Bankrupt Country Club Hills police chief part of failed ventures
By Lauren FitzPatrick and Casey Toner Sun-Times Media July 15, 2011 11:06PM
Country Club Hills Police Chief Regina Evans leaves the Monadnock building in 2009 in Chicago after speaking with attorney Terry Gillespie regarding the Christopher Kelly case. | Tom Cruze~Sun-Times Media
Updated: November 2, 2011 12:00AM
The police chief of Country Club Hills, who with her husband earns more than $200,000 courtesy of city taxpayers, apparently is broke.
Thanks to a series of failed businesses, including theaters they ran on Chicago’s South Side and in Dolton, Regina Evans and her husband, Ronald Evans, the inspector general of the city of 16,000, have declared personal bankruptcy.
When Regina Evans, a retired Chicago police lieutenant, was hired in 2009 by Mayor Dwight Welch, she already was deeply in debt. By the time her husband, also a former Chicago cop, joined her on the city payroll in 2010 in a job that tasks him with investigating her and at least one other relative working for the city, the couple had filed for bankruptcy reorganization of their business, The Prime Time Group.
In the personal bankruptcy filings in March, they say they owe $4.5 million.
They claimed assets of a checking account with $400.
The Evanses had walked away from commercial leases, loans, credit card bills and big mortgages and faced lawsuits against themselves, their companies and a not-for-profit foundation that Regina Evans founded named “We Are Our Brother’s Keeper.” They faced foreclosure on several properties.
They failed to show up for numerous lawsuit hearings, resulting in hefty judgments against them. And one of their attorneys dropped them, telling a Cook County judge he couldn’t get them to answer his correspondence in the case.
Evans did not return multiple phone messages for comment.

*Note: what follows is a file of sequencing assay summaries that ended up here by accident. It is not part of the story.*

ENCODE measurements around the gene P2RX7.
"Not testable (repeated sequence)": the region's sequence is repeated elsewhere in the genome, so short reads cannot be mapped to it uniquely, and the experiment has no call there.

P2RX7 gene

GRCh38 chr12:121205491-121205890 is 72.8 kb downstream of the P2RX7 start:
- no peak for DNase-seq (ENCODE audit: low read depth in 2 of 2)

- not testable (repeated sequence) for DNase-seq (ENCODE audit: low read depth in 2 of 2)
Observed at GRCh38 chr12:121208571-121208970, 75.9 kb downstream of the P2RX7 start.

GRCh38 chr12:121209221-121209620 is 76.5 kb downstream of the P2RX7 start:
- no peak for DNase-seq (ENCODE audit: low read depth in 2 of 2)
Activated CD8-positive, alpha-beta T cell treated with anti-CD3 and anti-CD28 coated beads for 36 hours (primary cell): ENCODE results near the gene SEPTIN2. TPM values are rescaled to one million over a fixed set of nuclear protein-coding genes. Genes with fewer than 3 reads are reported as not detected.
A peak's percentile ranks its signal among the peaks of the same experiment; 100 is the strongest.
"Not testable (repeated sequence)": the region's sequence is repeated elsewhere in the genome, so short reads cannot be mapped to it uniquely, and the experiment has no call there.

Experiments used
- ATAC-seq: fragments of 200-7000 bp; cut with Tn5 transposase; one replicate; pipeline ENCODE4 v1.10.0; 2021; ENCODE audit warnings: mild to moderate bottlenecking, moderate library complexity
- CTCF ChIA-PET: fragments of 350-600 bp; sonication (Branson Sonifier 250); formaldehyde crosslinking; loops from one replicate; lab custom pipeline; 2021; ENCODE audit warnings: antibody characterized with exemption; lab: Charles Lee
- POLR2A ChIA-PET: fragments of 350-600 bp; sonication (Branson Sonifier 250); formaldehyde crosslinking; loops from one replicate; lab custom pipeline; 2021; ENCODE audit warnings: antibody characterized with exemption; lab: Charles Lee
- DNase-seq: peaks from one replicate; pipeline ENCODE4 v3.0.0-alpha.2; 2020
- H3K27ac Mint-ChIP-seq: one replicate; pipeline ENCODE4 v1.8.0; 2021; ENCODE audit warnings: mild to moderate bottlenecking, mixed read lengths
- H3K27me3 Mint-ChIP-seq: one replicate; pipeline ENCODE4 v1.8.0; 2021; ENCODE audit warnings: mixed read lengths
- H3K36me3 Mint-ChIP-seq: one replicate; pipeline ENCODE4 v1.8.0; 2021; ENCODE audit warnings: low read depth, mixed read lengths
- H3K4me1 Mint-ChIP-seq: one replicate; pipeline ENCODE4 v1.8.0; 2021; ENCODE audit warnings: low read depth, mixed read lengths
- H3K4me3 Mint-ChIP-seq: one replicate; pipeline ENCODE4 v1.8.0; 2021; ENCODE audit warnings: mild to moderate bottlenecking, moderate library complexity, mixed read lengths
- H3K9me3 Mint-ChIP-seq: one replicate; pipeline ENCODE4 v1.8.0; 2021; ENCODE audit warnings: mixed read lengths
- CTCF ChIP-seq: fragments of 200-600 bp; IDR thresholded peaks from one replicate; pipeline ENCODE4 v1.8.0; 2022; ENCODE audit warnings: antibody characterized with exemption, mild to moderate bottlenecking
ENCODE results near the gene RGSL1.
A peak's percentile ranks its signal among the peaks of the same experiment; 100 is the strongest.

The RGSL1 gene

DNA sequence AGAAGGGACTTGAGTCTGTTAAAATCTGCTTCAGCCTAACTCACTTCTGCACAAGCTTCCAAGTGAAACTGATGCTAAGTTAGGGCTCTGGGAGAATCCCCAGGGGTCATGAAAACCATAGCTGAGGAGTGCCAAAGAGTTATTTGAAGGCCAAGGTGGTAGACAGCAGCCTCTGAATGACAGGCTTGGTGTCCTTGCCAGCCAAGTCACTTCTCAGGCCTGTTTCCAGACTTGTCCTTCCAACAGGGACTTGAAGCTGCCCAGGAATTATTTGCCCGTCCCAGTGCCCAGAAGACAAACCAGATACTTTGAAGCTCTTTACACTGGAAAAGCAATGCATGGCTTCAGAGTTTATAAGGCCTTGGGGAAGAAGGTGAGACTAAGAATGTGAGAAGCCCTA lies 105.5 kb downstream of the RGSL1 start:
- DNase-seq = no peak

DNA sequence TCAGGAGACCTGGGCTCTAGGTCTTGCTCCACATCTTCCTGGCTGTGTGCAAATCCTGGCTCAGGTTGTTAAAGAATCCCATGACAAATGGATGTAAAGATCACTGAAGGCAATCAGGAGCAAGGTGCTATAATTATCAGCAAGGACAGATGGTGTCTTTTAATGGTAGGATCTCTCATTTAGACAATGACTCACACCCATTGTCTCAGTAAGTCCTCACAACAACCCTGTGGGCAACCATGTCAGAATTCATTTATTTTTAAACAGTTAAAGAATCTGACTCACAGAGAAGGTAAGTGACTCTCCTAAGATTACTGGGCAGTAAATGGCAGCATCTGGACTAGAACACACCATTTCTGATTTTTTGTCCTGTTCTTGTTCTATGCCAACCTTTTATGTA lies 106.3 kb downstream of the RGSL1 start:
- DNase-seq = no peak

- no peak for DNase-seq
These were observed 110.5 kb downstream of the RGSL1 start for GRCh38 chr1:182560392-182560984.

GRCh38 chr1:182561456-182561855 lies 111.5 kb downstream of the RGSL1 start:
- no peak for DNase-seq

Before her hiring as police chief was finalized, Country Club Hills police officials conducted a background check on her. The deputy commander in March 2009 sent Welch a memo, obtained by Sun-Times Media, saying the search’s results advised against hiring Evans.
Welch denied ever seeing the memo and called its author disgruntled. He said he doesn’t bother with his employees’ personal business.
“She’s done a wonderful job ,and I feel bad she’s had some personal issues,” he said.
In the March 2009 memo, then-deputy Cmdr. David Palmer says information omitted from Evans’ application pertaining to her businesses and debt sent up red flags.
“If you take time to read the investigative reports, it should become obvious that the information in question in the application was deliberately misleading,” the memo says. “Based on the above, I believe if she was to be hired, there will be a very embarrassing moment in the future for the city of Country Club Hills.”
Regal Theater problems
After retiring from the Chicago Police Department, the Evanses decided to restore and run the historic New Regal Theater on 79th Street in Chicago, buying it in 2008 for $2.36 million with the help of the city forgiving about $1.9 million in prior loans on the property.
The Prime Time Group also received a $200,000 loan from CEDA of Cook County.
CEDA attorney Joel Handler said the couple didn’t pay the loan back or hire any of the people the money was supposed to pay for. And Prime Time got its check upfront, then failed to turn in more documents as promised, he said.
“Before she (Evans) was supposed to get the money, she was supposed to present certain invoices,” he said.
Handler, who’s trying to free CEDA’s loan from the bankruptcy case, told a federal judge that Evans and Prime Time never intended to repay the money.